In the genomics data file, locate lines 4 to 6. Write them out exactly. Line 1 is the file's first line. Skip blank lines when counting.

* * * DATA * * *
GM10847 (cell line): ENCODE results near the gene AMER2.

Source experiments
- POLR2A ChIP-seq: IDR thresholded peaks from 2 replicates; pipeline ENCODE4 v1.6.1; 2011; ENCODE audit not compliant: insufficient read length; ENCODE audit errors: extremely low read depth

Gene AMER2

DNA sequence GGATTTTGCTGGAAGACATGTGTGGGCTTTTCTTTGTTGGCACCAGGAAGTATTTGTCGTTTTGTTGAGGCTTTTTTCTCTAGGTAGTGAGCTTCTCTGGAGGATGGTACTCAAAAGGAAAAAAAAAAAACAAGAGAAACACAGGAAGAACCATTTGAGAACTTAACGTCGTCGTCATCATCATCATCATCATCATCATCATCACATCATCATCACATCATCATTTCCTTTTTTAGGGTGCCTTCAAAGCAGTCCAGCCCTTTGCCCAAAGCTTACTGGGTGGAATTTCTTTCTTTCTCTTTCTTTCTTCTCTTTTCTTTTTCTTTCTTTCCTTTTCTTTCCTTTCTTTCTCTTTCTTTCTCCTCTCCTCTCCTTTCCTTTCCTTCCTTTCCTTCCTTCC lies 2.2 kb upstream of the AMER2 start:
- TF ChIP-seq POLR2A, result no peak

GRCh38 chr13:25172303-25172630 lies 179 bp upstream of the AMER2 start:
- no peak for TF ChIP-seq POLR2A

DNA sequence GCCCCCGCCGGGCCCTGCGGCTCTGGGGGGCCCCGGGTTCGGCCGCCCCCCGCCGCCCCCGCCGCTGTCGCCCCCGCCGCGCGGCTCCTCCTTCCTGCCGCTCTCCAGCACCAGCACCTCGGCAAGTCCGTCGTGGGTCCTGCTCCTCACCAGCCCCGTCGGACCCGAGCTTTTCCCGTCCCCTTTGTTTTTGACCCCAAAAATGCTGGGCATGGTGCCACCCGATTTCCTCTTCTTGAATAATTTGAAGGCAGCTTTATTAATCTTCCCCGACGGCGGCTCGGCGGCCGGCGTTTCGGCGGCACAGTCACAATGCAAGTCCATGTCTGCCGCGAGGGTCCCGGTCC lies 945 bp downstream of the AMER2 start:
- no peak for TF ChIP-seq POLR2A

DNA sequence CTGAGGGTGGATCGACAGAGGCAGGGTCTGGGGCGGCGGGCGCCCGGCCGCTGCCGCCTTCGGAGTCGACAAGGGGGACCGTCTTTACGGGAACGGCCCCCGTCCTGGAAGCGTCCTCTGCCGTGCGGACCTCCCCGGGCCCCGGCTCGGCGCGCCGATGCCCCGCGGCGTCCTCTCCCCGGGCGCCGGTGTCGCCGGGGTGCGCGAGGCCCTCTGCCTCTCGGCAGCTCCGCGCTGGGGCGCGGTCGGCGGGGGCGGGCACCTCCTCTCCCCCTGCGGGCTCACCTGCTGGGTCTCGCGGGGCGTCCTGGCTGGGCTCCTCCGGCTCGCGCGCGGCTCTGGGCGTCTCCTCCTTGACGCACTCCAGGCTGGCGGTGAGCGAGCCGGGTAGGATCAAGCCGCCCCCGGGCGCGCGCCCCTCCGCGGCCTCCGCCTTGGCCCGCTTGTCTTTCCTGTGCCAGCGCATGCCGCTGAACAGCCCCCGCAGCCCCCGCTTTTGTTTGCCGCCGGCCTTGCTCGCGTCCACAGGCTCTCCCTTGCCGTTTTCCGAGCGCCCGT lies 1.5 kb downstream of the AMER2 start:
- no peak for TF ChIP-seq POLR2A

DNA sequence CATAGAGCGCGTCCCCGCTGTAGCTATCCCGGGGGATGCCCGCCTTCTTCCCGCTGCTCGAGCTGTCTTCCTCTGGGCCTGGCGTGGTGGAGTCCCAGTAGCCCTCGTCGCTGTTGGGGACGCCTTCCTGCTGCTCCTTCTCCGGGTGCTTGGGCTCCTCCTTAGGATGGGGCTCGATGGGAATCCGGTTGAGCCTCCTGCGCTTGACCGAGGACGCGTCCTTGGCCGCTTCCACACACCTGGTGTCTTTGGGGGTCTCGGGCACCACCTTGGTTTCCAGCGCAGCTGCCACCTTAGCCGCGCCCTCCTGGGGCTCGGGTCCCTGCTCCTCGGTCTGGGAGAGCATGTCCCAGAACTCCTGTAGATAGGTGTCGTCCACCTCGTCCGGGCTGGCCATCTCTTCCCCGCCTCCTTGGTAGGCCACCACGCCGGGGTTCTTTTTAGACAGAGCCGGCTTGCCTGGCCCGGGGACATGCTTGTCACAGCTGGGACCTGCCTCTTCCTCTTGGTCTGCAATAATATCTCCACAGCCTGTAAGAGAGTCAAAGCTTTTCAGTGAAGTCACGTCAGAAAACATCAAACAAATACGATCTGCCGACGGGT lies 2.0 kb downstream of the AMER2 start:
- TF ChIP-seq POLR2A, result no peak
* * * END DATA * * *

Gene AMER2

DNA sequence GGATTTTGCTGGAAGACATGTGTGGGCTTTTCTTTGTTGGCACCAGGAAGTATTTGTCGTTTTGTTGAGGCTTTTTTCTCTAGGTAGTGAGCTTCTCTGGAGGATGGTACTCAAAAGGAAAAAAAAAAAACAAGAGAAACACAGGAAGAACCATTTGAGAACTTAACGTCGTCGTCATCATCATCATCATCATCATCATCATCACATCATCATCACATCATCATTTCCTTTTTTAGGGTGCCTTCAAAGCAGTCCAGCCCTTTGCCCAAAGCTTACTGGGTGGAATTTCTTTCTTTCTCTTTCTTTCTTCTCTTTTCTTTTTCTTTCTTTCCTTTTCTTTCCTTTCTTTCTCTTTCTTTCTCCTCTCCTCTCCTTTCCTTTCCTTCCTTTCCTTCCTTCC lies 2.2 kb upstream of the AMER2 start:
- TF ChIP-seq POLR2A, result no peak